Getting Serious about Speed

Projects often run late for various reasons. NASA addressed this issue with FBC Mode, standing for Faster, Better and Cheaper. It’s principles included:

  • Focus on smaller missions
  • Incorporate advanced technology
  • Reduce headquarter management and move to programs
  • Construct exciting visions and roadmaps
  • “It’s okay to fail” mentality

One of the major problem solving innovations, in light of fuel and landing challenges, they put the rover in a blow up balloon and bounced it on the surface. If you’d like the read, it is available used on Amazon: http://a.co/d/bCFUBDO. If a government agency can accomplish these improvements so should you.

We need to slow down some … and move away from fixations on cost and near term gain

Outcomes based scoping

It is best to not overly develop the scope document as a task list. That’s what the project schedule is for. Keep to expected outcomes with definable measurement and SMART goals. The teams job is to take that vision and turn it into individual goals and get to work. In massive change project we learn by doing not planning

I scoped a project Web implementation for a $13B company. They wanted the developers to quote detailed individual tasks. It took months and labor wasn’t contributing to anything but a plan. The implementation costs rivaled the development costs, which is just inane and really not accurate. People lost jobs. Including me. And I will never succumb to the whims of things that I don’t personally believe in.  I believe in delegating outcomes to people on the team, but financials can become tricky. Stick with some tried methodologies that get you to a number quickly so that management can approve or not. There are official bottom-up estimating, but be careful. Some examples:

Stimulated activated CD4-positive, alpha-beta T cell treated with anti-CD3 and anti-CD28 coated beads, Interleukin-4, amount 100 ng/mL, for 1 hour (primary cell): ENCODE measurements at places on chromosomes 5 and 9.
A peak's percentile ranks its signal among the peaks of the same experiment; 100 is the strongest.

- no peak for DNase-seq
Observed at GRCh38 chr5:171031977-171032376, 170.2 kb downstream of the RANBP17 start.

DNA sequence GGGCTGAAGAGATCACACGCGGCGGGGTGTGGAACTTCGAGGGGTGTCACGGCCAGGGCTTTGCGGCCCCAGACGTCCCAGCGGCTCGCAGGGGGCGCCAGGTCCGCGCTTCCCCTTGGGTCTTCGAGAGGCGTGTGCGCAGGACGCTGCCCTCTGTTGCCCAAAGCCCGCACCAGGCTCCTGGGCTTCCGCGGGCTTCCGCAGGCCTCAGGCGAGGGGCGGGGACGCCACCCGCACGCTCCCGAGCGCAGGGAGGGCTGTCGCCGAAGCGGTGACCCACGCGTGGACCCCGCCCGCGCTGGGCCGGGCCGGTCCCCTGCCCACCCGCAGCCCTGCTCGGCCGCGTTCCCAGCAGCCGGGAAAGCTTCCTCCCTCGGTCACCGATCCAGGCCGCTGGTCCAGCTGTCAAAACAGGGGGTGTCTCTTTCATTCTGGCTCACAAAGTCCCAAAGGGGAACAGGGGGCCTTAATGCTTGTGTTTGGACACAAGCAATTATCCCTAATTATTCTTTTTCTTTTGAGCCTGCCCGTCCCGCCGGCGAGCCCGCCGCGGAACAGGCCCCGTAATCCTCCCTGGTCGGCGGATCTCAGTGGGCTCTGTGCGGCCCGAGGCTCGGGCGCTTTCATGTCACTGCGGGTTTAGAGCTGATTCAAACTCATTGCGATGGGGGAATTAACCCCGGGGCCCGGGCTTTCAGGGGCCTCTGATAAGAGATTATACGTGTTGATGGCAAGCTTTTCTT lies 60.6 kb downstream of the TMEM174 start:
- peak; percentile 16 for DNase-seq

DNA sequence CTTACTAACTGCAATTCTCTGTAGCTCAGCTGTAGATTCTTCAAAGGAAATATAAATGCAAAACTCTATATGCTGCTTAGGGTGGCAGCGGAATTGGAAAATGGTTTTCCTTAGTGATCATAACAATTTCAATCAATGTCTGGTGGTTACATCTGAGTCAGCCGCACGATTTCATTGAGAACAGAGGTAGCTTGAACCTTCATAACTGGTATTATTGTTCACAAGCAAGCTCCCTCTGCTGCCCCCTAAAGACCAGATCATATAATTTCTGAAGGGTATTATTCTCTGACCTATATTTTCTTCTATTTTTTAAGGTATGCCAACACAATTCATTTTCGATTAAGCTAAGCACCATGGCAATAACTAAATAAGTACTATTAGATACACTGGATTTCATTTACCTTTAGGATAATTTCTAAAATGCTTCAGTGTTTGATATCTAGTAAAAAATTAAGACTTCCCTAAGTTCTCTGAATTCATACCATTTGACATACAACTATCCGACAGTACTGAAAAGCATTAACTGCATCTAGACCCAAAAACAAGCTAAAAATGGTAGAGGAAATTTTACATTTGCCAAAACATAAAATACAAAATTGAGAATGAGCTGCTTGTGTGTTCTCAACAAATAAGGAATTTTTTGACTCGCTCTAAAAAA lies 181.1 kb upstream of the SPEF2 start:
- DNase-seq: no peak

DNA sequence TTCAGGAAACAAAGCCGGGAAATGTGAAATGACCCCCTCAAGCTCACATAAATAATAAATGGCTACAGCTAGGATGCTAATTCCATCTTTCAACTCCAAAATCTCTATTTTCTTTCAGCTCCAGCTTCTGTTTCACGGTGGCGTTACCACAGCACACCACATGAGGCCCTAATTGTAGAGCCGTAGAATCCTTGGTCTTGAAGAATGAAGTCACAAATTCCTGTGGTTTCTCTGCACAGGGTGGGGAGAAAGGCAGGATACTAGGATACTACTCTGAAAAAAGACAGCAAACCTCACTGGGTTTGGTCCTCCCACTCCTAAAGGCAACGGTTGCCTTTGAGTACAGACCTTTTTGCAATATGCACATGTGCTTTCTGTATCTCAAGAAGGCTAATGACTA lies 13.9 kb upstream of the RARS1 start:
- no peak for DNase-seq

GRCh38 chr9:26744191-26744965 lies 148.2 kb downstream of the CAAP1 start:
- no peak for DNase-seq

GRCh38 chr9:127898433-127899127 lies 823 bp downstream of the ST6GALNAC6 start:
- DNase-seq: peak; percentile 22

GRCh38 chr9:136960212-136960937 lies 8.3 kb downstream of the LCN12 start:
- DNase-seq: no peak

• Expert Judgement
  • Analogous Estimating
  • Parametric Estimating
  • Three-Point Estimates
  • Reserve Analysis
  • COST OF QUALITY
  • Cost of Quality (COQ)
  • Software for Estimation
  • Cost and Value of Information

Outcome based scoping needs to clearly state the end result, the people who are gaining the benefit and the impact the project team is contributing – it is a focus on results, not effort

Not Enough or Too Much Information adds Cost

In todays world of Big Data, the ability to capture it and the inability to process it with traditional processing applications, it is easy to fall into the trap of more is better. If you develop outcomes in the levels of the project plan, it can become clearer. Basically, the early information is easier to obtain, costs less, and delivers more value. Big Data and loads of info can be a great advantage to many business activities. If you need it to meet you outcomes and associated metrics, then go for it. To little information is dangerous to reaching goals as well. I became owner of a paperless billing project as the business owner. So one day after a seamless implementation and some great management. I asked what are uptake rate was with customers moving to paperless. Well… we don’t have a report for that – Whoops!

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Success is a function of persistence and doggedness and the willingness to work hard for twenty-two minutes to make sense of something that most people would give up on after thirty seconds — Malcolm Gladwell

So theres a few ideas for you to contemplate.

Contact: Changing Change HQ